Government is introducing a special class of enforcement officer – the agricultural inspector – in a move to effectively tackle praedial larceny or crop theft which is a longstanding headache for many local farmers.
According to Minister of Agriculture, Dr David Estwick, the inspectors will have legal authority to engage in any sector where farm produce is being sold and will be able to request evidence of ownership of such produce.
Delivering the feature address at the Barbados National Agricultural Conference today, Estwick said the inspectors were provided for in revamped praedial larceny legislation to go before Parliament shortly.
He said the legislation was redesigned to create and define areas where the old legislation was inadequate. For example, it includes a codified system to help with tracing farm produce which was a deficiency of the old legislation.
“Those persons [the agricultural inspectors] will make sure that you are able to provide under request your registration documentation, your certification documentation, so that it brings all those persons who are out there involved in the movement of agriculture products on a retail level, into a registration network and a network that allows for you to be able to define and clarify your relationship with the produce that you are selling,” he said.
The minister explained that by having these inspectors become part of the Ministry of Agriculture’s apparatus, the enforcement capacity of police officers to be able to act and carry out effective surveillance would be maximized.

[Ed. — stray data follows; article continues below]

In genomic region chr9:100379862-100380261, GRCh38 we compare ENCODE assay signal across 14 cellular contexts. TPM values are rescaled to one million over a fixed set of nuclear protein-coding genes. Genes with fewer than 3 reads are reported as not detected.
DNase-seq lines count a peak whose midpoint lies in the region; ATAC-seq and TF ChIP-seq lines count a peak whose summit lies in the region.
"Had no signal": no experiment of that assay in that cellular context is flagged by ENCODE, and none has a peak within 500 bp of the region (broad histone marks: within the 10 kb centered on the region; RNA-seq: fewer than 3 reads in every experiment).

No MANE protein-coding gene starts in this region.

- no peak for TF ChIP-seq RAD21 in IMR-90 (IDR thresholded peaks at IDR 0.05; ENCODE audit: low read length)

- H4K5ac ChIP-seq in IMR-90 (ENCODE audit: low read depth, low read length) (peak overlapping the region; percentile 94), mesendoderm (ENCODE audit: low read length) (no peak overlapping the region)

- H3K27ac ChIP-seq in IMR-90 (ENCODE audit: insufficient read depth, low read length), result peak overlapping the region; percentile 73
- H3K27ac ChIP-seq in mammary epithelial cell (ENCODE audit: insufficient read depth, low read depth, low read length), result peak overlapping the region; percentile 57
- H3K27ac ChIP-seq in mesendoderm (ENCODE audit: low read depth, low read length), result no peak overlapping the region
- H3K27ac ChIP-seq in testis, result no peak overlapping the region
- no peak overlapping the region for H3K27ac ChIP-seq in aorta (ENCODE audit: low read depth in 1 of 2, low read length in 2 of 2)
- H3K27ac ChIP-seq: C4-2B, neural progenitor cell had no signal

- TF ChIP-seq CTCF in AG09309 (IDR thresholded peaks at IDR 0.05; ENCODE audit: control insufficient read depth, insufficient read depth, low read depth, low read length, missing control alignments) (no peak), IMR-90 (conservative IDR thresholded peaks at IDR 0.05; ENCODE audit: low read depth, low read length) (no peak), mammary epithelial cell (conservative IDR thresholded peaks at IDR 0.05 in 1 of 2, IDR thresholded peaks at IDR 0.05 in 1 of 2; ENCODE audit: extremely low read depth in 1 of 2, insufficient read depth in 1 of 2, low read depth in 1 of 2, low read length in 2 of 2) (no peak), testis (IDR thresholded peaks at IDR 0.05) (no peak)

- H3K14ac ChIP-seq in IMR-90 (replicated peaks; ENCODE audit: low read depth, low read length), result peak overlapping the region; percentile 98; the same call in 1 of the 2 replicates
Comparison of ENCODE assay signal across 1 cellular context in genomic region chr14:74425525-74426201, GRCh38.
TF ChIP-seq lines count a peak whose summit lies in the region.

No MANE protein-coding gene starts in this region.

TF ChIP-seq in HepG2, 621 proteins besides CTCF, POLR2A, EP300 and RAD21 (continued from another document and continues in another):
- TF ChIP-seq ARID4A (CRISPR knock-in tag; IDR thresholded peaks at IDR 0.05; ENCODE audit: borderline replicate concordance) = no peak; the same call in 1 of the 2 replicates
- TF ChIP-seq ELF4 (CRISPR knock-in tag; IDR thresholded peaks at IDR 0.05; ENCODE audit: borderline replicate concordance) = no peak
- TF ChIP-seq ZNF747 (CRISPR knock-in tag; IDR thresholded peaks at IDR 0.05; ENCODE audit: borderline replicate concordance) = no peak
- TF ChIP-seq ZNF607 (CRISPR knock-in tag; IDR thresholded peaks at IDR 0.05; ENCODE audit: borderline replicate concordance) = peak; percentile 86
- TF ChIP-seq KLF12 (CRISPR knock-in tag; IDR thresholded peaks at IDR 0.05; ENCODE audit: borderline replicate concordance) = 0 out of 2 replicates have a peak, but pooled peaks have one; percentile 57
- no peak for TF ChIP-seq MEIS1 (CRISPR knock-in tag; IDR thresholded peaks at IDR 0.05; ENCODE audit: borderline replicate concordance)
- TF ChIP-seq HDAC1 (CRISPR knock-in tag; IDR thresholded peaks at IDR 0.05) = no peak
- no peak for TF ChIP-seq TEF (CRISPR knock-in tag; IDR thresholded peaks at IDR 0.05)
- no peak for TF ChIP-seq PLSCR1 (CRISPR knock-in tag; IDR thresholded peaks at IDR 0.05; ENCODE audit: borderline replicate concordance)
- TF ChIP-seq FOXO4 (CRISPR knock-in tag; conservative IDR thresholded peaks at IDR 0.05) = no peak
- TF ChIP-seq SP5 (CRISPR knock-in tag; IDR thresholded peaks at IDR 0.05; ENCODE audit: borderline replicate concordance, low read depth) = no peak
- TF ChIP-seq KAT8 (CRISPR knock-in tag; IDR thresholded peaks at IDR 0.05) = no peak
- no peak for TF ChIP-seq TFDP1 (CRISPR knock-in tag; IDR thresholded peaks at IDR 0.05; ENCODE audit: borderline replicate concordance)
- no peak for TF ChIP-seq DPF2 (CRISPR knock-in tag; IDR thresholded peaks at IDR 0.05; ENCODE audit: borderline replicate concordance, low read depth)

Estwick explained: “We think this is an essential part of the piece of legislation that was missing. The old elements of the legislation that define all sales of agriculture produce have receipts associated with them and that is fine.
“But what we have done is we have strengthened that [provision so that] those that act as farmers at the level of the primary producer, will have a particular type of receipt book format that would be advanced from the Ministry.
“Those who are at the level of wholesalers and those who are retailing will also have a different type of receipt book structure and all of them will have proper codification systems. . .”
Estwick said he often listened to complaints on call-in programmes where callers voiced their opinions about crop theft on the island, and questioned what Government was doing about it.
However, the outspoken minister contended that praedial larceny was not just a policymaker’s problem, but a multifaceted legal issue that required agricultural stakeholders to work along with the law to get it
“It involves the agricultural sector in regards to its various societies coming together, working therefore with government, working therefore with the legal system, working with the Police Force system and also working with the Ministry of Finance in regards to the types of incentive systems that could be put in place to help mitigate this particular scourge,” he said.